trainer, prison staff and volunteers, provide the dogs with basic obedience
training, socialization, behavior modification, and one-on-one companionship.
In the end the dogs participating in the program graduate with a wealth of
valuable skills that help give them an increased chance (or a paw's up!) on
finding a loving home. They
are all AKC Canine Good Citizen certified.

Population(s) Served
Adults

The DBCHS greatly values
the special volunteer families that agree to foster some of our pets while they
are waiting to find permanent homes. Additionally, the humane society works with animals rescue organizations
throughout the U.S. to place homeless purebred dogs and cats. Many of our animals are transported to
area humane societies that are able to place pets in loving homes.

Population(s) Served
Adults

“We make a living by what we get, but we make a life by what we give.” - Winston Churchill
The DBCHS recognizes that even the smallest gift goes a long way to help abandoned and abused animals. Friends of the DBCHS can make provisions in their Last Will and Testament, Life Insurance Policy, IRA Account, or Charitable Trust to help the Danville-Boyle County Humane Society make the world a better place for the homeless animals in our community.
Animal lovers and welfare advocates are encouraged to leave a legacy of saving lives. Arranging for planned gifts is easy if you know what steps to take.
The DBCHS has designed brochures to highlight the planned giving options available to those who wish to give legacy gifts. We warmly encourage estate planning attorneys, accountants, and financial planners to make this opportunity known to their clients as they discuss estate plans.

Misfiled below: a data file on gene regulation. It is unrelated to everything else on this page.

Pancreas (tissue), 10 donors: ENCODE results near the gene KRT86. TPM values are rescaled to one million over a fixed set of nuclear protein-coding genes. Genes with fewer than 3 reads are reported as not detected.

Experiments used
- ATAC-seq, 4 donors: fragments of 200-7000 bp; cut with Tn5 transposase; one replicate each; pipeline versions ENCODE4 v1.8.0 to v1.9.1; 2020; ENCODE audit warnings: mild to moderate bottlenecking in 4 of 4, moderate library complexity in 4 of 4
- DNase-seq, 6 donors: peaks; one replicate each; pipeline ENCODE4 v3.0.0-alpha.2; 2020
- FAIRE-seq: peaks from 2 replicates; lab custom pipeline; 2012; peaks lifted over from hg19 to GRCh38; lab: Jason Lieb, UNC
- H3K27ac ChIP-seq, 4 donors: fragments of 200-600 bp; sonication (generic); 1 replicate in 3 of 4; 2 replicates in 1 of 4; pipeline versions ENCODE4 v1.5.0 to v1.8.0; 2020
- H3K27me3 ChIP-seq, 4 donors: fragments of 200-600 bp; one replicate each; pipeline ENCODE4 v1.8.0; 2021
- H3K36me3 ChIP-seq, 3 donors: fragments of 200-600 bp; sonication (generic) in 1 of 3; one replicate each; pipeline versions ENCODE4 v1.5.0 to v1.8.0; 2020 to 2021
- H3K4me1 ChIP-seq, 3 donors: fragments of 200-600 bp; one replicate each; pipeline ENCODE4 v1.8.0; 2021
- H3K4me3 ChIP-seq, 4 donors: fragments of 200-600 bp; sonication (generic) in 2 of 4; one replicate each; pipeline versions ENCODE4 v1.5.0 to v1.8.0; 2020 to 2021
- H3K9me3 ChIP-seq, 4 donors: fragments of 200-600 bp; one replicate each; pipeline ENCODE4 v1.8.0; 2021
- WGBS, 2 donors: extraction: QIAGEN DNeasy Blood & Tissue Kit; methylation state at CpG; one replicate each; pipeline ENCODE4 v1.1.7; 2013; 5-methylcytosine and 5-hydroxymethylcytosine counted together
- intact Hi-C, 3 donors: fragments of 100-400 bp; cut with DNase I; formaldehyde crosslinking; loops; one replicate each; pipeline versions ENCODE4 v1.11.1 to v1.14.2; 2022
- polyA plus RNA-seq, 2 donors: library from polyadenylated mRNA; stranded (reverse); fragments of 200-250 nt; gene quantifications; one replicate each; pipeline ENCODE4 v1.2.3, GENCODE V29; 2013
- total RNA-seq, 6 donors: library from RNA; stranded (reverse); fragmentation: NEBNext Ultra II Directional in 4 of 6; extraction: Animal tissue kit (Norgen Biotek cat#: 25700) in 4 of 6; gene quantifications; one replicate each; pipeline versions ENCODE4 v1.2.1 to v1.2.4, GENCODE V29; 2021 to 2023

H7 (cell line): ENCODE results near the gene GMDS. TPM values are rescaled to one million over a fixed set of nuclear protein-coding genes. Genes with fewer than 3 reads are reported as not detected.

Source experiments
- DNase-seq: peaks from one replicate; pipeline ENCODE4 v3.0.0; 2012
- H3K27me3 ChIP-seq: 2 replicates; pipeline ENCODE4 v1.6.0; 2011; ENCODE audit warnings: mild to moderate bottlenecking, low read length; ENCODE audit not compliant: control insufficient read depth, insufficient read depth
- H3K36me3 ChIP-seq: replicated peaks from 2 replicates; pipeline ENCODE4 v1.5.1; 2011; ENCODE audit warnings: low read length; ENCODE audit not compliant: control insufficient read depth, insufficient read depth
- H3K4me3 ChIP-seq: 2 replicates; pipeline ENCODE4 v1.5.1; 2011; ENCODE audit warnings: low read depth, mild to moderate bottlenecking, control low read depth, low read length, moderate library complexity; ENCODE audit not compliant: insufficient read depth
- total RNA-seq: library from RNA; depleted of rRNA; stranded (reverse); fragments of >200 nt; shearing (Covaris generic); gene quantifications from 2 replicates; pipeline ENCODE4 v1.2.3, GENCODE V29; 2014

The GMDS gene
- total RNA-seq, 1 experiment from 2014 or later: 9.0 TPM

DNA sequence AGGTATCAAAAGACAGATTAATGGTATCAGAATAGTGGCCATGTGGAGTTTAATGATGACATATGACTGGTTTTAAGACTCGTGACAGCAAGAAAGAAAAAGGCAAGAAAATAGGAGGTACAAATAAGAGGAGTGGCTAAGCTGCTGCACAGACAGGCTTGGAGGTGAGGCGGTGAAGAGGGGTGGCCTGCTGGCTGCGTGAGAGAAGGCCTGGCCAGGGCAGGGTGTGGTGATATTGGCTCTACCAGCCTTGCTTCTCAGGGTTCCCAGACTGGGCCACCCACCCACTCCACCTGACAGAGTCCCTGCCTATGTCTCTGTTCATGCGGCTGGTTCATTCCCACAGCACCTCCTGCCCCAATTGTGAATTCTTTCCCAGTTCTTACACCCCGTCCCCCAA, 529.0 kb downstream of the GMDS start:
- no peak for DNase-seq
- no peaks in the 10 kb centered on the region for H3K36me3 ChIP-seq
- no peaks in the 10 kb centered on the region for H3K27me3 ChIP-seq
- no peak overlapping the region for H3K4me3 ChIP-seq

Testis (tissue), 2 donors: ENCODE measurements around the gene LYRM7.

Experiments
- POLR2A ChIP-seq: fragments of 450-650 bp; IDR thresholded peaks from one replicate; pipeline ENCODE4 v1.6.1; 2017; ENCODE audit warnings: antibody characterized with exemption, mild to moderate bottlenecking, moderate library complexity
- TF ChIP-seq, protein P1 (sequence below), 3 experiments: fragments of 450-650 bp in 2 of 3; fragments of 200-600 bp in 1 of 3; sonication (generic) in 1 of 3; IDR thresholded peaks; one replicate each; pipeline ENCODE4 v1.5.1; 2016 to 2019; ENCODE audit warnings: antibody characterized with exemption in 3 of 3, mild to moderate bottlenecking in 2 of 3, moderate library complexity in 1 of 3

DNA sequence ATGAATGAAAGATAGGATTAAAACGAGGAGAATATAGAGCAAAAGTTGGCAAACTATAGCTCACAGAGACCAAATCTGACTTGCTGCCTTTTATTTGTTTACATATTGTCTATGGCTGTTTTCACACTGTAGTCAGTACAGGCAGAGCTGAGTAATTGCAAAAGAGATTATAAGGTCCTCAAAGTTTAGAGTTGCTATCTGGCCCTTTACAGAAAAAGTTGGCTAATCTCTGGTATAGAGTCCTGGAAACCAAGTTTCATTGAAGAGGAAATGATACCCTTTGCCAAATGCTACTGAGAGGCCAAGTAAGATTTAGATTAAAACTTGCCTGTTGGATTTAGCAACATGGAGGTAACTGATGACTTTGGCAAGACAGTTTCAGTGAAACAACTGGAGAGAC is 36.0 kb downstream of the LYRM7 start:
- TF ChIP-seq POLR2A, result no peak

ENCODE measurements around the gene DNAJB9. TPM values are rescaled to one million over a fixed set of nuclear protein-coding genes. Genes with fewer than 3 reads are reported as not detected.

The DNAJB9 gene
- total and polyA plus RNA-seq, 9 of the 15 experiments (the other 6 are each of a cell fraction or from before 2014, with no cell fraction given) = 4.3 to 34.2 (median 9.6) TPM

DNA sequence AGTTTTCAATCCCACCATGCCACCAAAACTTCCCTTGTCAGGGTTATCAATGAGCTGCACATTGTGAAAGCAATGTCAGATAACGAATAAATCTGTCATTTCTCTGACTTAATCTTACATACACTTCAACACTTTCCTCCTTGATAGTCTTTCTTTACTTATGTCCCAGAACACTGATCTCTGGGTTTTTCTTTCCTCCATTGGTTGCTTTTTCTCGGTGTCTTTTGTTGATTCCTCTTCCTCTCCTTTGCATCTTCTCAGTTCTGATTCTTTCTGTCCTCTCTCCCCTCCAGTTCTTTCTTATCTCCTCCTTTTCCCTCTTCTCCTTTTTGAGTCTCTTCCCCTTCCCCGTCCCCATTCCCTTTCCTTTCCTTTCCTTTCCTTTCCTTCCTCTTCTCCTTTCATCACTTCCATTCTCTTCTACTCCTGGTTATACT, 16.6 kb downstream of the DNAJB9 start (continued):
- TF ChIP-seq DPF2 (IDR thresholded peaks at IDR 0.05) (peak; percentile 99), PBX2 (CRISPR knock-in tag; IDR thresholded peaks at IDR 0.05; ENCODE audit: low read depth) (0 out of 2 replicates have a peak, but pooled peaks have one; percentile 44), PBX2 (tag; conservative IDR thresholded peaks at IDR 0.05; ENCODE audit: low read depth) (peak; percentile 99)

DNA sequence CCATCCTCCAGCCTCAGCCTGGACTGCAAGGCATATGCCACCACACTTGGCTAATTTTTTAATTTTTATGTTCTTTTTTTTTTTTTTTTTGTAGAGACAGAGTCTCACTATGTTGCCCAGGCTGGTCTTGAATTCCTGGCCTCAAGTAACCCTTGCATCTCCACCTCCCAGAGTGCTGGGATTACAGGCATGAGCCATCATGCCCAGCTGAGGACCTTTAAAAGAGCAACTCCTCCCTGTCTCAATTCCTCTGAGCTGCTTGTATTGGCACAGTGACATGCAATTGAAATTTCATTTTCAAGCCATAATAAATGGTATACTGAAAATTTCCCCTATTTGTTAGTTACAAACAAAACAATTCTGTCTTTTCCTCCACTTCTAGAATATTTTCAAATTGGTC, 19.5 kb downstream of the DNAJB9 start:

For more information contact DBCHS director Kathy Nelsen at (859) 238-1117 or email [email protected]

Population(s) Served
Adults

Where we work

Affiliations & memberships

Chamber of Commerce 2010

Our results

SOURCE: Self-reported by organization

How does this organization measure their results? It's a hard question but an important one.

Number of animal adoptions

This metric is no longer tracked.
Totals By Year
Related Program

Adoptions at the DBCHS

Type of Metric

Outcome - describing the effects on people or issues

Direction of Success

Increasing

Context Notes

Fewer homeless animals are entering the shelter due to successful spay/neuter programs. Therefore, adoption numbers are lower, as well as euthanasia.

Number of animals in collection

This metric is no longer tracked.
Totals By Year
Type of Metric

Context - describing the issue we work on

Direction of Success

Decreasing

Context Notes

Our spay and neuter programs - Happy Paws Low Cost Clinic and community cat grants - have helped reduce the population of unwanted companion animals that are brought to the shelter.

Number of animals returned to their owner

This metric is no longer tracked.
Totals By Year
Type of Metric

Output - describing our activities and reach

Direction of Success

Increasing

Context Notes